Learn how to bake with yeast so that you will feel confident making any recipe with yeast in it!
Before we delve into our first recipe for Nina's Bread Month, let's take a moment and learn a bit about the most important ingredient of bread making - yeast!
What is Baking Yeast?
Baking yeast is a type of leavening agent used in breads. It comes in many forms, but for this post, we will be focusing on dry yeast as it is more commonly used.
There are a few different types of dry yeast. Active Dry Yeast, Instant Yeast and Quick-Rise Yeast. I have baked with each of these different types of yeast. They can all be used interchangeably in a recipe, it just matters which one you prefer.
Active Dry Yeast
This is the only one of the dry yeasts that requires to be proofed in a warm liquid before adding in any of the other ingredients. Active dry yeast cells are larger and function slower than the other types of dry yeast.
Instant Yeast is milled smaller than active dry yeast, and because of that, it activates quicker. It does not need to be proofed like active dry yeast and can be mixed into the dry ingredients with the same result.
Quick-Rise Yeast is also milled smaller so it does not require proofing. It also contains other additives and enzymes that makes the dough rise faster.
How do I not kill the yeast?
Most people kill yeast by adding in too hot of a liquid. Yeast is very temperamental to temperature. If it is too cold, it will slow activity down, and if it is too hot, yeast begins to die.
Ideally the liquid should be a temperature between 100°F and 105°F. If you don't have a candy thermometer, you want the temperature to be slightly warmer than body temperature.
Measure your flour correctly
Most home bakers measure flour inaccurately. It is very important that the exact amount of flour goes into a recipe each time you make it. The best way to do that is by using a scale and weighing it. Scooping out a cup of flour with a measuring cup can pack the flour into the cup which can result in too much flour. One cup of all purpose flour measures 125g. When a cup is scooped out of a bag, it can measure anywhere up to 150g!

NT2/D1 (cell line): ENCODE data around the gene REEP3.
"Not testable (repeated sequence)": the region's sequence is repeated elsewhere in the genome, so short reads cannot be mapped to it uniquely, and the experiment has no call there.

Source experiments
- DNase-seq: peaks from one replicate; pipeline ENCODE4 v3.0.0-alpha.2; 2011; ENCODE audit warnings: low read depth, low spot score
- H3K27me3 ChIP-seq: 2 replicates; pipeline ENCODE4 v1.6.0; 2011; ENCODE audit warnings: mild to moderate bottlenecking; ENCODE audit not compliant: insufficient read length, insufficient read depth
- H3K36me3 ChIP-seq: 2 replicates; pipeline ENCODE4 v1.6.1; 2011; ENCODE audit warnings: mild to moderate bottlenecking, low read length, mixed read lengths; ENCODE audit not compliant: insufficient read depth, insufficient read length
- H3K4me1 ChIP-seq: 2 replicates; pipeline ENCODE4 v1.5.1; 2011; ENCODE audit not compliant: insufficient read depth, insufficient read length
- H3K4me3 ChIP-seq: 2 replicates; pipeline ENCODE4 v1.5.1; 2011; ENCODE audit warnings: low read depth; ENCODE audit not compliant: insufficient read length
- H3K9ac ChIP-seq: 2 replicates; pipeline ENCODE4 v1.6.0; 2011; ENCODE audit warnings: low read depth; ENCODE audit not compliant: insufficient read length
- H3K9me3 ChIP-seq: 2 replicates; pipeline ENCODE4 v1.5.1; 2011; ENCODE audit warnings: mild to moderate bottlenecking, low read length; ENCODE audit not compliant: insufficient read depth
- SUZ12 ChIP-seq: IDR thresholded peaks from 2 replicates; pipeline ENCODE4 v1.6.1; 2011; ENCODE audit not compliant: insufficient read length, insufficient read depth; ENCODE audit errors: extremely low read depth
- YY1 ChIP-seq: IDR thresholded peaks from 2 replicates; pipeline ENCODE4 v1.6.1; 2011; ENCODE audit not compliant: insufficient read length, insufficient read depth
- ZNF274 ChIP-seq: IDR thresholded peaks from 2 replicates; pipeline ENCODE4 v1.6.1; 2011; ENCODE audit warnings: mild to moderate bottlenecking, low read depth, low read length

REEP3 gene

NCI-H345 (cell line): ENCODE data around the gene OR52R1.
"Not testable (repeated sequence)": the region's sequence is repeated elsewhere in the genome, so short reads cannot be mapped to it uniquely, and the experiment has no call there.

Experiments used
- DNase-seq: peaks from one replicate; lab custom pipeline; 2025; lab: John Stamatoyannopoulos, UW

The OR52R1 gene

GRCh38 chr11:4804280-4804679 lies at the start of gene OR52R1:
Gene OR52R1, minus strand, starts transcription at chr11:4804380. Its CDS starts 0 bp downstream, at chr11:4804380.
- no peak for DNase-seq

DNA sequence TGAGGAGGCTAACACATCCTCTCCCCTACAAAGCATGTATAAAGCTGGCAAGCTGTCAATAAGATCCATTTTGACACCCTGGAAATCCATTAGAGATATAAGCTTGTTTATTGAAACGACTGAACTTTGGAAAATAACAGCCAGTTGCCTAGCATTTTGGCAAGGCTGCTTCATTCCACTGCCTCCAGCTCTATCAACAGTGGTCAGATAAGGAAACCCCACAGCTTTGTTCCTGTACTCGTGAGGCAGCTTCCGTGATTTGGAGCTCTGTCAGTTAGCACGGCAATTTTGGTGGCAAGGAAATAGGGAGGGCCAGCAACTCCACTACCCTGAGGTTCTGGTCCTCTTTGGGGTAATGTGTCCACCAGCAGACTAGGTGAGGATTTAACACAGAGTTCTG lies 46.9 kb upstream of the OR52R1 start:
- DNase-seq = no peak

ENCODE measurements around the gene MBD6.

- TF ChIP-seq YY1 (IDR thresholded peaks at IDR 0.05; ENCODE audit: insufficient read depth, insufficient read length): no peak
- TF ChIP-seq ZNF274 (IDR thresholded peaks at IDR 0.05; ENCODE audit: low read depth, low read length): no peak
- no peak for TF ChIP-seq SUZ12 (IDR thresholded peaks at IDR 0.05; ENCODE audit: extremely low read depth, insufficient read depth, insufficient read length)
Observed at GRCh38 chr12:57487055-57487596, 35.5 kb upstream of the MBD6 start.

I like to use my stand mixer with the dough hook attachment to knead, however many people enjoy kneading by hand. If you knead by hand, you want to be very mindful about adding too much flour as you knead.
If using a stand mixer, you will know when the dough has been kneaded enough when the dough has come together in a solid mass and has cleaned the side of the bowl. Take the dough out of the mixer and knead by hand for 30 seconds to create a nice smooth ball. Then we are ready for our first rise!
For the first rise, place your kneaded dough into a large greased bowl, cover with plastic wrap and place in a warm environment. You want the dough to double in size which should take approximately one hour.
When the dough has doubled in size, you need to punch the dough down and shape. The dough will need a second rise to poof back up and be ready to be baked in the oven.
How do I know when the bread is done baking?
You will know when your bread has finished baking because it will be a nice golden colour. Also, if you tap the bottom of the bread, it should have a hollow sound.
I hope this has answered many questions and it has given some confidence to start baking with yeast. Check back later this week for our first bread recipe - dinner rolls!